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The Handbook of Technology and Innovation Management by Scott Shane

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14.3. The Innovation Paradox

When it came to empirical validation of the model of the knowledge production function, it became clear that measurement issues played a major role. The state of knowledge regarding innovation and technological change has generally been shaped by the nature of the data that were available to scholars for analyses. Such data have always been incomplete and, at best, represented only a proxy measure reflecting some aspect of the process of technological change. Simon Kuznets (1962) observed that the greatest obstacle to understanding the economic role of technological change was a clear inability of scholars to measure it. More recently, Cohen and Levin (1989, p. 146) warned

A fundamental problem in the study of innovation and technical change in industry is the absence of satisfactory measures of new knowledge and its contribution to technological progress. There exists no measure of innovation that permits readily interpretable cross-industry comparisons.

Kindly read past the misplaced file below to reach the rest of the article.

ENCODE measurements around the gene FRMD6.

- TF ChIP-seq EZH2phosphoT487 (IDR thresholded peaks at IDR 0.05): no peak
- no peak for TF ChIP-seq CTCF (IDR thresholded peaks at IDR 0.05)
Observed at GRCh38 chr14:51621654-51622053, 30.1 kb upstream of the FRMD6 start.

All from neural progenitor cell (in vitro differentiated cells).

Measures of technological change have typically involved one of the three major aspects of the innovative process:

  • a measure of the inputs into the innovative process, such as R&D expenditures, or else the share of the labor force accounted for by employees involved in R&D activities;

  • an intermediate output, such as the number of inventions that have been patented;

  • a direct measure of innovative output.

These three levels of measuring technological change have not been developed and analyzed simultaneously, ...

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